New York’s Harlem enjoys new real estate renaissance

Since emerging as the centre of African-American cultural life in the 1920s and 1930s, Harlem’s real estate fortunes have experienced highs and lows that few pockets of New York City have matched. Blighted by high crime and chronic decay in the 1970s and 1980s, a wave of development in the late 1990s led to a sharp rise in real estate values. Between 2002 and 2006 home prices in Harlem rose 89.7 per cent, according to the Furman Center for Real Estate and Urban Policy at New York University. Yet the 2008 banking crisis followed by steep economic decline pushed Harlem prices down 16 per cent between 2007 and 2010, compared with a 3 per cent fall in Manhattan as a whole.

Today, as Manhattan’s property market again nears record levels, Harlem finds itself in the midst of another real estate renaissance. New condominiums have replaced decades-old vacant lots, while stately yet neglected brownstones are being freshly renovated.

A restored 1891 townhouse in the Striver’s Row section of Harlem recently sold for almost $2.89m, a record sum for that sliver of Harlem. A five-storey brownstone on 126th Street sold in January for $3.6m. Newly built condominiums are fetching between $950 and $1,200 per sq ft, prices that were unheard of just a year ago.

“We’re in another boom period but there’s a sense this time it’ll stick,” says Robb Pair, president of Harlem Lofts, an estate agent operating in Harlem for 15 years. The company caters mostly to the growing number of international investors drawn to the area. “There’s sustained and balanced growth in the real estate market this time and that hasn’t existed in Harlem for decades.”

The median price of a home in Harlem rose 17.4 per cent year-on-year in the second quarter, outpacing all of Manhattan, according to property consultants Miller Samuel. Prices in the district – which stretches from 110th Street up to West 155th Street – have risen a record 30.2 per cent since 2010. Condominiums are seeing the greatest surge: condo prices have almost doubled since 2003 and more than tripled over the past 20 years, according to the Furman Center.

The Adeline, an 83-unit tower on West 116th Street, is among several condos to have opened this year that offer the kind of amenities still relatively rare north of Central Park. The 12-storey building includes a landscaped roof deck and courtyard, a fitness centre and apartments with floor-to-ceiling windows. Prices range from $830,000 for a 847 sq ft, one-bedroom apartment to $2.75m for a 1,847 sq ft, four-bedroom home.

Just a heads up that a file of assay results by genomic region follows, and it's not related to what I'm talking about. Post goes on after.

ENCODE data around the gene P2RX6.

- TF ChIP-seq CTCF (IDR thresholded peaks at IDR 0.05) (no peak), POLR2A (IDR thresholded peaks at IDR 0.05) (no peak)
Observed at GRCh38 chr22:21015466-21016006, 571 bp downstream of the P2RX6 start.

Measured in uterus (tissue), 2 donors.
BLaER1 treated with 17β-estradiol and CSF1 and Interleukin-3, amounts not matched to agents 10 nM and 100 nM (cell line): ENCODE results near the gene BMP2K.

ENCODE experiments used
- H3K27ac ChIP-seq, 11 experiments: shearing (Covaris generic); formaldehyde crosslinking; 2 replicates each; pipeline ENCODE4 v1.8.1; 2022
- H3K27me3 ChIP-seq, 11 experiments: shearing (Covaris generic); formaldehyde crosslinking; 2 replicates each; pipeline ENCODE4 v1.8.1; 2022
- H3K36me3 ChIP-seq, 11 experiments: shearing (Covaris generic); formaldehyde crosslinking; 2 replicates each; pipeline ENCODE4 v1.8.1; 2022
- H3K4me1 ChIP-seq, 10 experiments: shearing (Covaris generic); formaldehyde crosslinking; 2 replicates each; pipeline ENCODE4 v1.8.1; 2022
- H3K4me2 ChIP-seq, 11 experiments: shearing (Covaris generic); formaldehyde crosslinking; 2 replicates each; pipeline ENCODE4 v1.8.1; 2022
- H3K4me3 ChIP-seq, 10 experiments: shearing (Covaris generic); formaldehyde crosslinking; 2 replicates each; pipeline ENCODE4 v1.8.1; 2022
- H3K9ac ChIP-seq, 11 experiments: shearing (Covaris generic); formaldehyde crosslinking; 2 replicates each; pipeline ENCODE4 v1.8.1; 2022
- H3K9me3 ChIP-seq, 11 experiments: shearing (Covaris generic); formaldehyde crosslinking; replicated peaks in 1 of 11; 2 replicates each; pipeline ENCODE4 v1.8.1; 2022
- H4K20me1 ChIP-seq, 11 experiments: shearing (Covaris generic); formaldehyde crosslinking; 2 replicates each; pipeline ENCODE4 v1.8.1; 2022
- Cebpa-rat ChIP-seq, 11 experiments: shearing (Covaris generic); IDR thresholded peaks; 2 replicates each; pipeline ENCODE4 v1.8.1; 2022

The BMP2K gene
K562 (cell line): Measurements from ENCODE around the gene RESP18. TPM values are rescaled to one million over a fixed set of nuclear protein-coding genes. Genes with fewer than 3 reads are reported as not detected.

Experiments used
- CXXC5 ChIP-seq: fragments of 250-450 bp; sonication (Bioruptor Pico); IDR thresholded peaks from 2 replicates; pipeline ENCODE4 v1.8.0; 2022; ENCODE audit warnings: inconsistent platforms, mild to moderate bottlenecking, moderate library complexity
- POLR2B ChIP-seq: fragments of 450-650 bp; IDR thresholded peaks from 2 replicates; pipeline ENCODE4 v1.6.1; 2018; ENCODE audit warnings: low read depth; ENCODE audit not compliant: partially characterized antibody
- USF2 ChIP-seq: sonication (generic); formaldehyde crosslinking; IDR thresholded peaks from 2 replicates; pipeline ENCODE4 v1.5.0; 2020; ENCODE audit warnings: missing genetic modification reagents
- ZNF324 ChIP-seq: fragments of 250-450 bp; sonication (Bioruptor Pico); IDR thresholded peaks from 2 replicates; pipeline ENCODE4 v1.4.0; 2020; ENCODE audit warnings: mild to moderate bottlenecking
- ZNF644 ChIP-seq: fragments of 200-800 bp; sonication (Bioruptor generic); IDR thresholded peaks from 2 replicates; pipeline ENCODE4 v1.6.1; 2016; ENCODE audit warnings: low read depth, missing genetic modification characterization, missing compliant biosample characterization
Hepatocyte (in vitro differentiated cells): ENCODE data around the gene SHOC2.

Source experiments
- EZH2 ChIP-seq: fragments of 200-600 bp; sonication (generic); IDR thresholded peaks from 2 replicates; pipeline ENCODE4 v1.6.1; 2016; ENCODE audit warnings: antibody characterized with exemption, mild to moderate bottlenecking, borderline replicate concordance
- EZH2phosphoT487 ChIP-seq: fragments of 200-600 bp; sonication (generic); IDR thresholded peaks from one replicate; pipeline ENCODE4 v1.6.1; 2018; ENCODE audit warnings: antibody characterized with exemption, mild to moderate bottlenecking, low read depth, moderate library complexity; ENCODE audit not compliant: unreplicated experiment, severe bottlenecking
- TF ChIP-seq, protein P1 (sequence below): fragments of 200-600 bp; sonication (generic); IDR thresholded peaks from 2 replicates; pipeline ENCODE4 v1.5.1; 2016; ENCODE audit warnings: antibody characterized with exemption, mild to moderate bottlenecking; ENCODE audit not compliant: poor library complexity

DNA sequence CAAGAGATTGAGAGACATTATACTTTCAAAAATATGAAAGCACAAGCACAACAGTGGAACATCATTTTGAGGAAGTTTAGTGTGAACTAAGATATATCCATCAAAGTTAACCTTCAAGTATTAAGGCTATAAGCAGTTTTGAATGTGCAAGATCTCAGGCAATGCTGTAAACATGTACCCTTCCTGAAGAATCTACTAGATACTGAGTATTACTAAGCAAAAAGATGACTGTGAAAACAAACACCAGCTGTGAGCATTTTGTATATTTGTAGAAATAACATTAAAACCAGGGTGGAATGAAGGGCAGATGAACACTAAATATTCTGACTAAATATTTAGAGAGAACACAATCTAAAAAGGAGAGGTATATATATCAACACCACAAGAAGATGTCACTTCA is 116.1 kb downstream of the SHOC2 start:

“The market for condos in Harlem has matured,” says Julia Boland, a broker at Halstead Property, which is marketing The Adeline. “We’re catering to buyers who expect the same level of amenities in Harlem that they’d get elsewhere.”

Settled by the Dutch in the 1650s, Harlem’s farmland and large estates was home to prominent American families such as the Bleeckers and Delanceys. Sharp economic decline during the 1830s forced many of the estates to be sold, but Harlem recovered after the American civil war, as a wave of development led to the construction of new row houses and upmarket apartments, attracting middle-class families to the area. In the late 1890s, during the expansion of Manhattan’s transportation infrastructure, Harlem’s property market rose again. By 1905, nearly all of the vacant land in the district was built on. By 1910, the great migration of middle-class black people to Harlem was beginning and by 1920 the area had emerged as a major hub of African-American cultural life.

An apartment at The Adeline tower, where prices range from $830,000 to $2.75m

Despite its current rise, Harlem is still a relative bargain compared with other areas of Manhattan. The median price of a condo in all of Manhattan reached $910,000 in the second quarter compared with $640,000 in Harlem, according to Miller Samuel. “Buyers are getting more for their money in Harlem and that’s very enticing,” says Fabienne Lecole, a broker at Corcoran Real Estate Group. A French national who moved into a restored Harlem brownstone six years ago, Lecole says foreign buyers are also driving much of the area’s growth. “Europeans, in particular, have a real affinity for Harlem’s history,” she says. “They look at properties here and see large apartments with the kind of rich, architectural detail they love.”

Corcoran is marketing a triplex penthouse with five bedrooms and three bathrooms for $2.89m. The residence measures 2,834 sq ft and occupies the top floors of a renovated townhouse on West 122nd Street.

Town houses are still the most coveted homes in Harlem. A fully renovated 1880s brownstone can fetch up to $3m, says Robb Pair of Harlem Lofts. He estimates the number of townhouse sales in Harlem is up 24 per cent since 2010.

Douglas Elliman is selling a four-bedroom townhouse on Hamilton Terrace for $3.5m. Built in 1898, the 20ft-wide property measures 4,122 sq ft and has four bathrooms. The garden level has heated floors, a gas fireplace, and a large gourmet kitchen. On the second floor there is a large private balcony.

Buying guide

Many Harlem properties include tax abatements to encourage investment

Landmark status protects many areas of Harlem so potential buyers need to be aware of any renovation restrictions

The crime rate in central Harlem fell 12.7 per cent in the first seven months of 2014 compared with the same period last year

What you can buy for . . .

$1m A two-bedroom apartment measuring 1,100 sq ft

$2m A 1,800 sq ft, four-bedroom duplex

$3m A renovated townhouse with five bedrooms and a 600 sq ft garden

Photograph: Tim Clayton/Corbis

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